Cities are fun, happening places to be, full of action, excitement, and drama in spades. But let's face it; they are also crowded, noisy, and dirty. What city dweller hasn't momentarily yearned for a little plot of land somewhere and a lovely green garden? A place to call your own, a place to breathe in nature, a place to make the neighbors, well, green with envy. This is the premise of Gardenscapes by Playrix Entertainment, a hidden object game with elements of time management and sim games thrown in to make a fun, exciting, and yet curiously relaxing experience.
In the opening scenario you find that you have inherited your grandfather's old house, which you remembered had such a lovely garden. When you arrive, however, you will find that your grandfather's old butler, Austin, is a bit... peculiar, shall we say? The house and garden have gone to wreck and ruin and of course there's no money to be had. What shall you do? A practical person might say, "Sell the lot and be done with it" but you're not that practical. So you devise a plan to restore the garden to its former glory, hopefully in time to win the garden club's garden of the year award.
Such a clever plan you come up with, too. You decide to hold a jumble sale (yard sale or garage sale for those of us from the US of A) to make enough money to bring back the garden. As you enter a room in the house townspeople will arrive five at a time requesting certain things that they wish to buy. Each person starts out pretty happy, but the longer you take to find the item the unhappier they get, and the less money they are willing to spend. Once an item is found and a sale is made you must remember to take their money to clear a space for the next customer. Each scene has a certain amount of time in which you have to serve a certain number of customers (from 15 to 20). Once all customers are served the scene is over and you get the money from the sales as well as bonus money for any leftover time and hints.
There are three, count 'em, three types of hints in Gardenscapes: one hint button and two other types hidden somewhere in the HOG scenes. The hint button does not tell you where an item is (except in the case of special requests, but more on that later) but rather shows you a picture of the item in question. If you have five customers lined up, pushing the hint button will show pictures of the five items they are looking for, hopefully enabling you to find them more quickly. However, you don't want to use these hints up as the more you have left at the end of the scene the more bonus money you receive. You can only have five hints at a time stocked up for the hint button, and if you've used one there will be a question mark hidden in the next scene to help refill the button. Hidden in each HOG scene is a camera hint with different makes and types of cameras in each scene. Click on the camera and a brilliant flash will white out the scene with the exception of the objects that the customers are looking for. But click fast, because the flash fades quickly. There are also two thermometers hidden each scene which will start a game of hot/cold, causing the customers to either ice up or glow red when you are far away or near the item that they want. Of course, each type of hint can only be used for the customers that are on-screen, so they only work for at most five items. And if a customer is requesting multiples of an item, say three umbrellas, the hints will only show one.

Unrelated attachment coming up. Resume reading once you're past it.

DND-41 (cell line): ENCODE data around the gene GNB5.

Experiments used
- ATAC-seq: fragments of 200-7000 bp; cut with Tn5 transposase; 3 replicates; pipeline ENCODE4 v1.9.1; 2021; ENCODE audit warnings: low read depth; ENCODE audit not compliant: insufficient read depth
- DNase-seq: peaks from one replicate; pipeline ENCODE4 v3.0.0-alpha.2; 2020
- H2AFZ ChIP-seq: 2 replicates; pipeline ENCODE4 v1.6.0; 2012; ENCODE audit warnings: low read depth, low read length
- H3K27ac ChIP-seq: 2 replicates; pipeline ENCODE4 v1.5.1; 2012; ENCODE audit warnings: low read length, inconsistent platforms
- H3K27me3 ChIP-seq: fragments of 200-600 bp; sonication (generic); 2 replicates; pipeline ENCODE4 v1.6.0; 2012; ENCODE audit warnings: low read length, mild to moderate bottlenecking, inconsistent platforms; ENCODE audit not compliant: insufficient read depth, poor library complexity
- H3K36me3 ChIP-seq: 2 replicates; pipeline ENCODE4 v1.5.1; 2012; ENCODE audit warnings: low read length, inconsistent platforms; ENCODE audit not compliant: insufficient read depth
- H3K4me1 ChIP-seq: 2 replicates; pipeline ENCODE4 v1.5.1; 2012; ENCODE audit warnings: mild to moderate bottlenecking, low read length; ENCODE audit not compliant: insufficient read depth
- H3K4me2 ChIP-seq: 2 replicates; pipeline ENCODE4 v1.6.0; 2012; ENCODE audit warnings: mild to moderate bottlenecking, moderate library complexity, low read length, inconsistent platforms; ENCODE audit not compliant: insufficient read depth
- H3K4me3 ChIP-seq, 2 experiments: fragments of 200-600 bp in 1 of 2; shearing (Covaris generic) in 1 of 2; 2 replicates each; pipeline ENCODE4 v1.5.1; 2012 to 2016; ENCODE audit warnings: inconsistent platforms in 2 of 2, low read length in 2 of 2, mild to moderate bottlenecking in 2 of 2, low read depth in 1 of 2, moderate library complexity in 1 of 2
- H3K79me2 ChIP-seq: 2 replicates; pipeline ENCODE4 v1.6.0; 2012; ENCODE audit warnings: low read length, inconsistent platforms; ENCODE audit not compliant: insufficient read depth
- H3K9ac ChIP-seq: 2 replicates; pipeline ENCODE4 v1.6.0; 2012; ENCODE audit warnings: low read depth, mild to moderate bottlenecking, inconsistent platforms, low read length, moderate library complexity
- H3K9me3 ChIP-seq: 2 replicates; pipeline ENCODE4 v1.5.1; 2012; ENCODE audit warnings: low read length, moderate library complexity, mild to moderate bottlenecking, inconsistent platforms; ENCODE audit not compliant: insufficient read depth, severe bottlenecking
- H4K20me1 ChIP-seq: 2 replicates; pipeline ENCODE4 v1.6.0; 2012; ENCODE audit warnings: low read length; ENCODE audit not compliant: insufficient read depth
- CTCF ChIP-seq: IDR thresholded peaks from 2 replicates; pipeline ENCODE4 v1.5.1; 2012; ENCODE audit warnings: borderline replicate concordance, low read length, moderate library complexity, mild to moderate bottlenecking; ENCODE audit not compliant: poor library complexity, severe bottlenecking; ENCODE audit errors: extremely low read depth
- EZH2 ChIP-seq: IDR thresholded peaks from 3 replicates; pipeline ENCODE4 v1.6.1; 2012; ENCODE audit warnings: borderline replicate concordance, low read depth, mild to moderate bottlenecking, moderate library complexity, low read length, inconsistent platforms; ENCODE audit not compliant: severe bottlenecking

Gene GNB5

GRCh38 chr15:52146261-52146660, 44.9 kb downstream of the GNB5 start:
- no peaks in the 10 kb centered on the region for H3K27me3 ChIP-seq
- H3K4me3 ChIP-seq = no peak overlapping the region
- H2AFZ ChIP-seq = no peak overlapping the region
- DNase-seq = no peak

Once in a while a special request will come in from a townsperson for, say, 20 of an item. A local low-budget film director, for instance, might want 20 blow-dryers to help recreate a typhoon (now that's low budget). In those scenes the hint button will directly point to an object in the scene, but only one. Other special requests might come in to find pearls or candy in each scene in addition to all the other objects customers are requesting. Add to that each scene hides several gold coins which when found add to the monetary total. Between regular customer requests, special items, coins, cameras and thermometers, each HOG scene can become fast and frantic while the clock is ticking.
Between each round of HOG goodness you will head back to the garden to make decisions. Each section of the game deals with four garden features that need to be upgraded. Each feature itself has three choices and three different price points, from low- to high-end. When you have enough money from the sales, upgrade your feature and go back to selling. Eventually the garden will take shape in all its glory, from the carefully trimmed topiaries to the calm pond (with swan, of course), from the formality of the central fountain to the playfulness of the miniature golf course, and much, much more.